Racism In Huck Finn

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Since Reconstruction society has changed significantly making the horrors of slavery and racism are hard to imagine, however in the Old South, slavery was a traditional part of white culture. Mark Twain shows in his novel The Adventures of Huckleberry Finn that some characters as a part of white society were logical at times and made decisions based on societal expectations. Humans are given the power of decision making, however, those decisions can be heavily influenced by one’s morality or the pressures of society. Mark Twain shows through the actions of different characters in the book that the use of moral objectivism by whites during the Civil War and Reconstruction Era would eliminate the racism implemented in society because people…show more content…
As Judith Loftus shows with her conversation with Huck, many white people had the ability to think logically. Although Huck was trying to be like a girl, Judith Loftus is not fooled, “ I spotted you for a boy when you was threading the needle; and I contrived the other things just to make captain” (Twain 68/69). Her insight and awareness indicated her intelligence and ability to use complex thoughts in her decision making. Judith Loftus, as a part of southern society proves through her meeting with Huck that whites during the time period were smart and logical. By using insight, Judith Loftus should be able to have the access to moral objectivism, yet she remains racists in her words and actions. As she and Huck are having a conversation about Jim, she says, “they’ll get the nigger pretty soon, now, and maybe they can scare it out of him” (Twain 65). Though she and the southern society had logic, they were still close minded and so accustomed to racial superiority. Judith Loftus, as representation of white culture, shows that using moral objectivism in decision making would help eliminate…show more content…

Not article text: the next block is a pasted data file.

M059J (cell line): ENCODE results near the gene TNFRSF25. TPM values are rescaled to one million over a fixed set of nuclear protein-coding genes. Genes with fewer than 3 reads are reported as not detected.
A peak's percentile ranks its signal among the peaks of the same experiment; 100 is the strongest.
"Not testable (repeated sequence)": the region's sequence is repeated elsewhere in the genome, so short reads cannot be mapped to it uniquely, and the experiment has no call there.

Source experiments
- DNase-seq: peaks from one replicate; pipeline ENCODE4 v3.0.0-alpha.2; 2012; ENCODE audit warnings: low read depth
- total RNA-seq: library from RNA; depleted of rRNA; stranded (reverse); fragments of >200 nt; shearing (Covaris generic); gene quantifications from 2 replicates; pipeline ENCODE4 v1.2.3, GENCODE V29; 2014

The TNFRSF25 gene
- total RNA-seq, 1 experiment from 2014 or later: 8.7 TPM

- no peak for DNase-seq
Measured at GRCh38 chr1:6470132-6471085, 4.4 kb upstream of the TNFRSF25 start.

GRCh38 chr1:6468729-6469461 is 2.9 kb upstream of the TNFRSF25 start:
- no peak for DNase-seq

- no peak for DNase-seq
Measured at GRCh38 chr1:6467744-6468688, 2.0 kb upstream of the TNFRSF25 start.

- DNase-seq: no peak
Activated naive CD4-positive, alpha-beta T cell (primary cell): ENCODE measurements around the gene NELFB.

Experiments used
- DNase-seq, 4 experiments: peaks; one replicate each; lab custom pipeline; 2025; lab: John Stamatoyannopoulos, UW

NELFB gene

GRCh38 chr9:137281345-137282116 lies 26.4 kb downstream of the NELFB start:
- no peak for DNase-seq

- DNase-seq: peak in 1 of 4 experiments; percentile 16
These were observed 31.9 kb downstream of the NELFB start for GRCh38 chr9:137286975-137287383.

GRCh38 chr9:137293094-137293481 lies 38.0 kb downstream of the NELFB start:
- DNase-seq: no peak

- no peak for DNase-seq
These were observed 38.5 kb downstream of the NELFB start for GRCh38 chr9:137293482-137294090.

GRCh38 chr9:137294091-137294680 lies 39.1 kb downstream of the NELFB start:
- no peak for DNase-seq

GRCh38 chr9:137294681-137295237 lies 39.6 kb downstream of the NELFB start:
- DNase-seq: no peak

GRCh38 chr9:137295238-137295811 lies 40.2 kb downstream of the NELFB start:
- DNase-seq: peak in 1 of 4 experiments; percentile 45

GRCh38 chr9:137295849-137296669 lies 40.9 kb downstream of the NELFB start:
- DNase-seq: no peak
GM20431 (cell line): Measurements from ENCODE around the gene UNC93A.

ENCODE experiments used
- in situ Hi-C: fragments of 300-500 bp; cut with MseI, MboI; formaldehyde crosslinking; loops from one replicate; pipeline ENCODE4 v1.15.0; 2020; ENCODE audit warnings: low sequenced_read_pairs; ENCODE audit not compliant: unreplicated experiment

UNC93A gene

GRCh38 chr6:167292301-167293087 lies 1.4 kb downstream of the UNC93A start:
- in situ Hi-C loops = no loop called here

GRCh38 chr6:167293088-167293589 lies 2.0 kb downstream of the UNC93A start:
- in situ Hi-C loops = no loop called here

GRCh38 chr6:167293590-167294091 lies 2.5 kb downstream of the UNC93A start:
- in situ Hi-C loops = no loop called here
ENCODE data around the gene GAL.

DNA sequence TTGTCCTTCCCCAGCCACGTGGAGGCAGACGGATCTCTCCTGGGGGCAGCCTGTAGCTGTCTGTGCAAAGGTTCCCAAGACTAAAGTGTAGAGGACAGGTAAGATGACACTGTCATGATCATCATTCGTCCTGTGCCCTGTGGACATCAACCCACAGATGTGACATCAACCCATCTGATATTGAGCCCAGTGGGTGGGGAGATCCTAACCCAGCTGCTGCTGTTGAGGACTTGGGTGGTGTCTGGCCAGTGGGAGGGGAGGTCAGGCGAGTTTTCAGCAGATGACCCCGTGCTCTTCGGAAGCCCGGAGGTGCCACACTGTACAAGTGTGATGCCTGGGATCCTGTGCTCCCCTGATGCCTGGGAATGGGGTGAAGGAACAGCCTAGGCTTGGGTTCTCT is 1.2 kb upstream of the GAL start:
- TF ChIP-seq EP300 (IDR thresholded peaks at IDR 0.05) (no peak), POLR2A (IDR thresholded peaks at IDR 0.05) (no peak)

Southern society perpetuated the racial divide by encouraging families to own slaves during the time.Similar to other members of southern society, the Grangerfords “ opened a lot of farms, and over a hundred niggers” ( Twain 111). The Grangerfords actions here show that owning slaves was so normalized in society, that people ignored their morality and discarded their feelings. Had the Grangerfords used moral objectivism, their impact on could have been much more positive because of their high status in society. Giving their high social status, the Grangerfords land was a meeting place for southerners, “ Sometimes a stack of people would come there, horseback, from ten or fifteen mile around, and stay five or six days” (Twain 111). Gatherings like this gave the family the chance to influence society. Had they used moral objectivism, they could have created societal change, which would help eliminate racism and slavery. Southern society was very influenced by the wealthy , giving them to power to either continue tradition, or make changes for the better. Moral objectivism could provide a framework to southerners for eliminating racism in the Civil War

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